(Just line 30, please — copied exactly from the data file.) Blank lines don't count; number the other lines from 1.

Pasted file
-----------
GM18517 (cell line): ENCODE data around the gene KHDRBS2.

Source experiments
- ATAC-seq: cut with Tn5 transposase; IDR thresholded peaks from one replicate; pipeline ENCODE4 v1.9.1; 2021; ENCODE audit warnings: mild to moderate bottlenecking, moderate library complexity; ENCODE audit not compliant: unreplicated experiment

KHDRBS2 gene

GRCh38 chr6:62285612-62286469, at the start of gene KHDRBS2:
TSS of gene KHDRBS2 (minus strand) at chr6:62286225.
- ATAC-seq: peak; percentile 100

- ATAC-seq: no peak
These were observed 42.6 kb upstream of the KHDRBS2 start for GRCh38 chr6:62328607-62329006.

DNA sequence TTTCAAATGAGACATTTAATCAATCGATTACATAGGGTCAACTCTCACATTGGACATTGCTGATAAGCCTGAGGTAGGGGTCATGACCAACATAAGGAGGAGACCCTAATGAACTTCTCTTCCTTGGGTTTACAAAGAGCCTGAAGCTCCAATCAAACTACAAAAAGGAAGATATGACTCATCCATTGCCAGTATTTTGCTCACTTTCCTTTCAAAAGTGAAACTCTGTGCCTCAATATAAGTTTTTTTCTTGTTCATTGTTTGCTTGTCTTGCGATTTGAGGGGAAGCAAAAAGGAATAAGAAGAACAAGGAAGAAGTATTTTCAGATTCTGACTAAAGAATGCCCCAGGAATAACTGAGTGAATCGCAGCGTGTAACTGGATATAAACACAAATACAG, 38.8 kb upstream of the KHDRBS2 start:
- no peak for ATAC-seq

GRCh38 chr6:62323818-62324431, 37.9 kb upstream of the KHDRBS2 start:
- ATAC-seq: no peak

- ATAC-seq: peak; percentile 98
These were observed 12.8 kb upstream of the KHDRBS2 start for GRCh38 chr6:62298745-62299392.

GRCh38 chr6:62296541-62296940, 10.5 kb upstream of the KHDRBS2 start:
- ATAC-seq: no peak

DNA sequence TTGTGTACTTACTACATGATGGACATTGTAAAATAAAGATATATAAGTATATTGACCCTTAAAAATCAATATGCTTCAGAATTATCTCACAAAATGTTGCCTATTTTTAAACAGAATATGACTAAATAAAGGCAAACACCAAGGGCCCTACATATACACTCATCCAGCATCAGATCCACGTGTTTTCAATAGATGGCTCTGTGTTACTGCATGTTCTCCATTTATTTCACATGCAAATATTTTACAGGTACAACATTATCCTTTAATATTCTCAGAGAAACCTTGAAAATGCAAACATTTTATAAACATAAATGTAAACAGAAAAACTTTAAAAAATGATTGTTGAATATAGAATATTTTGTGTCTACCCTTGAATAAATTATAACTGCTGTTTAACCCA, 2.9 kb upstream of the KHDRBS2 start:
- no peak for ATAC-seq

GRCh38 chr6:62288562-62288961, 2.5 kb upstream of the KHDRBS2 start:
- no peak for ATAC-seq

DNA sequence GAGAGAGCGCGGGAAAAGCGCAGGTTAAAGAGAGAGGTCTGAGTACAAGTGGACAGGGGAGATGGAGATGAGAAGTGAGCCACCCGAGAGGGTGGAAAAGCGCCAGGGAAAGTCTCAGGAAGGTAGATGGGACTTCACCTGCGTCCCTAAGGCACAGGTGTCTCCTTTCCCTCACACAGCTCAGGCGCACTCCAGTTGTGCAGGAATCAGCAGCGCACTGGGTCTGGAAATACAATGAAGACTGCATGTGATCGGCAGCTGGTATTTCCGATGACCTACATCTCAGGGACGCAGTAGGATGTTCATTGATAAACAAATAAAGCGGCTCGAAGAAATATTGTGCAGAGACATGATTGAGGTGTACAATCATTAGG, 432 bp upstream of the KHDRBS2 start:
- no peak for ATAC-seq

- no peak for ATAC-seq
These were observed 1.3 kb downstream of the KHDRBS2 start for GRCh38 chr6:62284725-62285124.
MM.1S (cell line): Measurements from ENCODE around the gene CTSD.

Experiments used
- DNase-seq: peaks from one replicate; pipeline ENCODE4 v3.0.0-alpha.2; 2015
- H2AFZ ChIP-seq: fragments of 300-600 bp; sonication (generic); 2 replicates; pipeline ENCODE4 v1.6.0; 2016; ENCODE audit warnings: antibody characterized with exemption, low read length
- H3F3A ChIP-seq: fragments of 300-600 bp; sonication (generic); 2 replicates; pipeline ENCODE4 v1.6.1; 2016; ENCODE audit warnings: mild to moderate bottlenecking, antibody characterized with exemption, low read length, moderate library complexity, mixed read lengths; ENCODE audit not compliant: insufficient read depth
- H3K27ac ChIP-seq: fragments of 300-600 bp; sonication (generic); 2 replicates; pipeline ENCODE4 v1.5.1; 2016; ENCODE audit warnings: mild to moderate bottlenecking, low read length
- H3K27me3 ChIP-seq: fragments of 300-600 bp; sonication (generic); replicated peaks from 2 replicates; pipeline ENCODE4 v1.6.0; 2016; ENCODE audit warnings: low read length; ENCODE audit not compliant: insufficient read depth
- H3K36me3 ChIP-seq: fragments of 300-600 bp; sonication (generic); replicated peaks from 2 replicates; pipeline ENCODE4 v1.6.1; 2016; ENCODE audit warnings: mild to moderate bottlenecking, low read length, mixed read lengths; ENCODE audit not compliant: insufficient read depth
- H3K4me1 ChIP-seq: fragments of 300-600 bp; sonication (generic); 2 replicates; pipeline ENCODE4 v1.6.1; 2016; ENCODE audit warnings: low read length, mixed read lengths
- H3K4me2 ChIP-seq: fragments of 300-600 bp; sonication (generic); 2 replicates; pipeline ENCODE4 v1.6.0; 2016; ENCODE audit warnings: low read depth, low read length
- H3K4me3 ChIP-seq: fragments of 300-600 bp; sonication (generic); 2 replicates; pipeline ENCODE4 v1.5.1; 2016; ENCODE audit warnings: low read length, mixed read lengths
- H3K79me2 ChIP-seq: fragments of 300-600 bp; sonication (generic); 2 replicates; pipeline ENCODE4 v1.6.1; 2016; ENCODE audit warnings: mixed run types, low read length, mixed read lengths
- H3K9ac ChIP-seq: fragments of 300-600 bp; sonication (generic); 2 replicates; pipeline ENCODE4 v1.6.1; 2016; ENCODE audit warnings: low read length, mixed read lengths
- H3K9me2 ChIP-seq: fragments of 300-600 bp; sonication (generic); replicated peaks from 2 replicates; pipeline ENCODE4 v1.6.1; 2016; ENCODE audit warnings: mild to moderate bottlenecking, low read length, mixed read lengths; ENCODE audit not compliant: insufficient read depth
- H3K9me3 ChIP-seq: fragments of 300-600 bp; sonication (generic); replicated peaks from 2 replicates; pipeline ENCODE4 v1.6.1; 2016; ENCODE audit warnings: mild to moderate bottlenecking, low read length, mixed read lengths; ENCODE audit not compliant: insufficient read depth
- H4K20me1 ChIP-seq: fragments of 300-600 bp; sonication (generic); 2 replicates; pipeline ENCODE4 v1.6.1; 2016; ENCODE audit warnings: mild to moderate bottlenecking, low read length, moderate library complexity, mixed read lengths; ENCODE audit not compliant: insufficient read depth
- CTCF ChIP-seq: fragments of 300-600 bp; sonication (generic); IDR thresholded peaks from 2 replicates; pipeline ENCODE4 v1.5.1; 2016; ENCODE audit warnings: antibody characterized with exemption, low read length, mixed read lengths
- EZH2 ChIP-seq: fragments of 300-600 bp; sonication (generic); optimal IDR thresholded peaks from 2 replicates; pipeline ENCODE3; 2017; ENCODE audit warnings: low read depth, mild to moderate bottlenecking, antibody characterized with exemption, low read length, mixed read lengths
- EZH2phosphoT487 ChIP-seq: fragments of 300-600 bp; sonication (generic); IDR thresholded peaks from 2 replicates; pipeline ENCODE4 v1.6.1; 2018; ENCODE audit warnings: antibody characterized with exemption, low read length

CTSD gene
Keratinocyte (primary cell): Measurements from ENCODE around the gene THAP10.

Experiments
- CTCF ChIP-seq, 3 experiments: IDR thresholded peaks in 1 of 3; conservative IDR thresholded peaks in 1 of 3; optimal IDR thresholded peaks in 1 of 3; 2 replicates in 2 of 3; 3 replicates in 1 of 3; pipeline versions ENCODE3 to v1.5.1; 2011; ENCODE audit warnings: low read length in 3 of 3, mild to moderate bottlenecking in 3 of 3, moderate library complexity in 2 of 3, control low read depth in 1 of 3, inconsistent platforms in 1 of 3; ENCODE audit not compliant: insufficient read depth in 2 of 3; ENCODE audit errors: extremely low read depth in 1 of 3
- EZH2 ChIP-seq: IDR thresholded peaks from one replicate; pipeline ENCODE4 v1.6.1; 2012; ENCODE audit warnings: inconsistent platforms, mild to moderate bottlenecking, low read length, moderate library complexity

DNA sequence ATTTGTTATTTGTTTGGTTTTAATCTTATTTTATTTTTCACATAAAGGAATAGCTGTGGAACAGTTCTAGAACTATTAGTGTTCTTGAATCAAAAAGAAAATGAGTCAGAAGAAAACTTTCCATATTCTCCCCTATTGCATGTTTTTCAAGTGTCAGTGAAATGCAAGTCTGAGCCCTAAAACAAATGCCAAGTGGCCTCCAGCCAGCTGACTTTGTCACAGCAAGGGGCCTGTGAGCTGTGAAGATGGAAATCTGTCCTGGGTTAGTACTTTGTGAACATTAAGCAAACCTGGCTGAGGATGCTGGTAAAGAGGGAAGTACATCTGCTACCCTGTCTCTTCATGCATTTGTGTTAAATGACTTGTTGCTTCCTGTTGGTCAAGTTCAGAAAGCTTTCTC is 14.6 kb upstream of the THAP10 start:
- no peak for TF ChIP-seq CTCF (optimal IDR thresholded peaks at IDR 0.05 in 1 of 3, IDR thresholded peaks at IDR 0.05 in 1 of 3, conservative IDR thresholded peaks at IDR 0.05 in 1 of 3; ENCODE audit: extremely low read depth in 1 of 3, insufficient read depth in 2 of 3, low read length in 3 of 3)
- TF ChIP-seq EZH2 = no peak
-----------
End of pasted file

- H3F3A ChIP-seq: fragments of 300-600 bp; sonication (generic); 2 replicates; pipeline ENCODE4 v1.6.1; 2016; ENCODE audit warnings: mild to moderate bottlenecking, antibody characterized with exemption, low read length, moderate library complexity, mixed read lengths; ENCODE audit not compliant: insufficient read depth